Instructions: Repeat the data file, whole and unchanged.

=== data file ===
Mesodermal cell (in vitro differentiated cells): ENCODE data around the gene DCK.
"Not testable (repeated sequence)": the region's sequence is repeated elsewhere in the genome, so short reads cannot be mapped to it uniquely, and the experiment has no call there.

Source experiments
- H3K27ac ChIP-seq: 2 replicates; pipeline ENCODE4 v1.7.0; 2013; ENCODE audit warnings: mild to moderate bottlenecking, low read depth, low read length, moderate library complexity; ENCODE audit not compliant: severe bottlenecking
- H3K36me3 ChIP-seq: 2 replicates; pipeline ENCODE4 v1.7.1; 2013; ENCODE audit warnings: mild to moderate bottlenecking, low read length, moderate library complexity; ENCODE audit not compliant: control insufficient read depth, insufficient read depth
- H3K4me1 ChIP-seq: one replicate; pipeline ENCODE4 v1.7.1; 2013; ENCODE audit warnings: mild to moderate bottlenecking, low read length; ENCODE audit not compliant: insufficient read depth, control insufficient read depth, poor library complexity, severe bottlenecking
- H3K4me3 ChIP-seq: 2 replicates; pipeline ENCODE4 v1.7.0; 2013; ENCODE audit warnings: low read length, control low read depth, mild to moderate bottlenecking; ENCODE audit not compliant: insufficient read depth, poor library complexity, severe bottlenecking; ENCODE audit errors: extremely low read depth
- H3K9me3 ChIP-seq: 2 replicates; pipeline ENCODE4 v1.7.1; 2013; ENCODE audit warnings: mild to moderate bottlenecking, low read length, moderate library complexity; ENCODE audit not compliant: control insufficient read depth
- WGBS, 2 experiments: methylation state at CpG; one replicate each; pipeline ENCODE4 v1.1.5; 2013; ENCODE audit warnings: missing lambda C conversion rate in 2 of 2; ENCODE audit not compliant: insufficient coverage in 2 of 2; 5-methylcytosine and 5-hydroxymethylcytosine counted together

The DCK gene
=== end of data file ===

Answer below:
Mesodermal cell (in vitro differentiated cells): ENCODE data around the gene DCK.
"Not testable (repeated sequence)": the region's sequence is repeated elsewhere in the genome, so short reads cannot be mapped to it uniquely, and the experiment has no call there.

Source experiments
- H3K27ac ChIP-seq: 2 replicates; pipeline ENCODE4 v1.7.0; 2013; ENCODE audit warnings: mild to moderate bottlenecking, low read depth, low read length, moderate library complexity; ENCODE audit not compliant: severe bottlenecking
- H3K36me3 ChIP-seq: 2 replicates; pipeline ENCODE4 v1.7.1; 2013; ENCODE audit warnings: mild to moderate bottlenecking, low read length, moderate library complexity; ENCODE audit not compliant: control insufficient read depth, insufficient read depth
- H3K4me1 ChIP-seq: one replicate; pipeline ENCODE4 v1.7.1; 2013; ENCODE audit warnings: mild to moderate bottlenecking, low read length; ENCODE audit not compliant: insufficient read depth, control insufficient read depth, poor library complexity, severe bottlenecking
- H3K4me3 ChIP-seq: 2 replicates; pipeline ENCODE4 v1.7.0; 2013; ENCODE audit warnings: low read length, control low read depth, mild to moderate bottlenecking; ENCODE audit not compliant: insufficient read depth, poor library complexity, severe bottlenecking; ENCODE audit errors: extremely low read depth
- H3K9me3 ChIP-seq: 2 replicates; pipeline ENCODE4 v1.7.1; 2013; ENCODE audit warnings: mild to moderate bottlenecking, low read length, moderate library complexity; ENCODE audit not compliant: control insufficient read depth
- WGBS, 2 experiments: methylation state at CpG; one replicate each; pipeline ENCODE4 v1.1.5; 2013; ENCODE audit warnings: missing lambda C conversion rate in 2 of 2; ENCODE audit not compliant: insufficient coverage in 2 of 2; 5-methylcytosine and 5-hydroxymethylcytosine counted together

The DCK gene